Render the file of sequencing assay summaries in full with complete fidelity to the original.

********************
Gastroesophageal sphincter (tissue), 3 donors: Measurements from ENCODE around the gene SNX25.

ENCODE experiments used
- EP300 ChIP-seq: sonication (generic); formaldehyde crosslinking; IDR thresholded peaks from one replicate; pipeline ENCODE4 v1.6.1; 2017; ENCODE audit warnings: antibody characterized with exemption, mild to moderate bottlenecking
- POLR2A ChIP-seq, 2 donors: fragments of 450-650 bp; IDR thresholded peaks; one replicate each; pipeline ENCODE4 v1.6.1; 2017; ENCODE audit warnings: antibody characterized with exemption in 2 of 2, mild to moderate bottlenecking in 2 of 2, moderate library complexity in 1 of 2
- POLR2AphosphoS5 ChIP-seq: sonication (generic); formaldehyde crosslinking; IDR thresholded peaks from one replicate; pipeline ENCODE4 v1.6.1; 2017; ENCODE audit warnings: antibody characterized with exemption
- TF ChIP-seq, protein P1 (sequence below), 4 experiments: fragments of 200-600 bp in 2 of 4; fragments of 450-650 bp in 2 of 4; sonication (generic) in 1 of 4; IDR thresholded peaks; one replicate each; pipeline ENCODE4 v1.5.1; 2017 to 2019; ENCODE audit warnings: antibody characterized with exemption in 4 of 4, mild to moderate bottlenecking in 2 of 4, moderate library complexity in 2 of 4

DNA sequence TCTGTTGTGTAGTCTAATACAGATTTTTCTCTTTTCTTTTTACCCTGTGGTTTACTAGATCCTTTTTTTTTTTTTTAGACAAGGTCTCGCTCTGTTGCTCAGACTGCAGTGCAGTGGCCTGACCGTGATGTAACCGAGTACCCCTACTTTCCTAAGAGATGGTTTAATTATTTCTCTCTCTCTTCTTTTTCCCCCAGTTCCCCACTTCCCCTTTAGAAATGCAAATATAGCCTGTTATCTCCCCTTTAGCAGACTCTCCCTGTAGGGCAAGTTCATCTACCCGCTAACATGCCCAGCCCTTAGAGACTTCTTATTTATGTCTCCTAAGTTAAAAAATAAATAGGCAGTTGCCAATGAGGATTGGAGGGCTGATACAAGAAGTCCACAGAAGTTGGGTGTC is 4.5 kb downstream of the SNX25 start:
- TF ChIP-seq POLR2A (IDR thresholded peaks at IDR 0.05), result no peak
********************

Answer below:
Gastroesophageal sphincter (tissue), 3 donors: Measurements from ENCODE around the gene SNX25.

ENCODE experiments used
- EP300 ChIP-seq: sonication (generic); formaldehyde crosslinking; IDR thresholded peaks from one replicate; pipeline ENCODE4 v1.6.1; 2017; ENCODE audit warnings: antibody characterized with exemption, mild to moderate bottlenecking
- POLR2A ChIP-seq, 2 donors: fragments of 450-650 bp; IDR thresholded peaks; one replicate each; pipeline ENCODE4 v1.6.1; 2017; ENCODE audit warnings: antibody characterized with exemption in 2 of 2, mild to moderate bottlenecking in 2 of 2, moderate library complexity in 1 of 2
- POLR2AphosphoS5 ChIP-seq: sonication (generic); formaldehyde crosslinking; IDR thresholded peaks from one replicate; pipeline ENCODE4 v1.6.1; 2017; ENCODE audit warnings: antibody characterized with exemption
- TF ChIP-seq, protein P1 (sequence below), 4 experiments: fragments of 200-600 bp in 2 of 4; fragments of 450-650 bp in 2 of 4; sonication (generic) in 1 of 4; IDR thresholded peaks; one replicate each; pipeline ENCODE4 v1.5.1; 2017 to 2019; ENCODE audit warnings: antibody characterized with exemption in 4 of 4, mild to moderate bottlenecking in 2 of 4, moderate library complexity in 2 of 4

DNA sequence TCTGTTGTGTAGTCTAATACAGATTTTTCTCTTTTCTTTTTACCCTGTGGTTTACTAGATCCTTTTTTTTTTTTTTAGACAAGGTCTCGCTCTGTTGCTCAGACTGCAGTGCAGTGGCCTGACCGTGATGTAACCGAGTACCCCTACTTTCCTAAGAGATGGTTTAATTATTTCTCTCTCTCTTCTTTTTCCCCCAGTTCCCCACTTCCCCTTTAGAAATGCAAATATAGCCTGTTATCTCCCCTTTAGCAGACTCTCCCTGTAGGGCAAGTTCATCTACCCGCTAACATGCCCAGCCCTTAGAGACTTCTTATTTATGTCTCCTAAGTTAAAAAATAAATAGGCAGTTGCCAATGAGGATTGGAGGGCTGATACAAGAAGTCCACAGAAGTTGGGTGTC is 4.5 kb downstream of the SNX25 start:
- TF ChIP-seq POLR2A (IDR thresholded peaks at IDR 0.05), result no peak